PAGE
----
Recently, kitchen and bathroom designer Steve Roberts asked me to photograph a master bath he had just remodeled.
I've learned on-the-job that HDR blending of multiple exposures is the most efficient way to assure shadow details without blowing out the highlights in interior shots. And in all assignments thus far, flash photography has been unnecessary. But this particular bathroom proved to be tenaciously problematic.
|Non-HDR image at "correct" average exposure|
Here's a single shot of one end of the master bath, revealing both under exposed and overexposed areas. I was particularly concerned that the shower to the left would be poorly represented, even with a half-dozen bracketed frames. It has details that show off Steve's talents, and I wanted to be sure to do justice to him.
I figured a little fill light couldn't hurt. I placed a strobe in the shower and used a simple solution to remotely trigger it. I activated the optical slave on it and set it off by firing another flash mounted on the hot shoe of my camera, pointed at the ceiling. With some experimentation to control reflections and hot spots off the glass, I discovered that placing the flash on the floor of the shower and bouncing it off a 24 inch white reflector did the best job of scattering the light the way I wanted. With both flashes set to 1/16 power, there was just enough kiss of light to give the right fill.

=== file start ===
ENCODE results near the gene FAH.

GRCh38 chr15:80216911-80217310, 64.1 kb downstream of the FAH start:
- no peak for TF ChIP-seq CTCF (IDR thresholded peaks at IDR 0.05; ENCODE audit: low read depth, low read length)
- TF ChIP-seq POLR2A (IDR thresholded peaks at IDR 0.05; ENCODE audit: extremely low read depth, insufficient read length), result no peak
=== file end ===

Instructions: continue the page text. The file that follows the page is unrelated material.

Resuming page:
The flashes went off in each frame of the bracketed shots. Here are the results.
Notice how nicely the details of the shower interior show inside the tiled stall. This experience taught me to not be shy about combining some fill flash with HDR bracketing. In situations like this, a little extra light can make a big difference.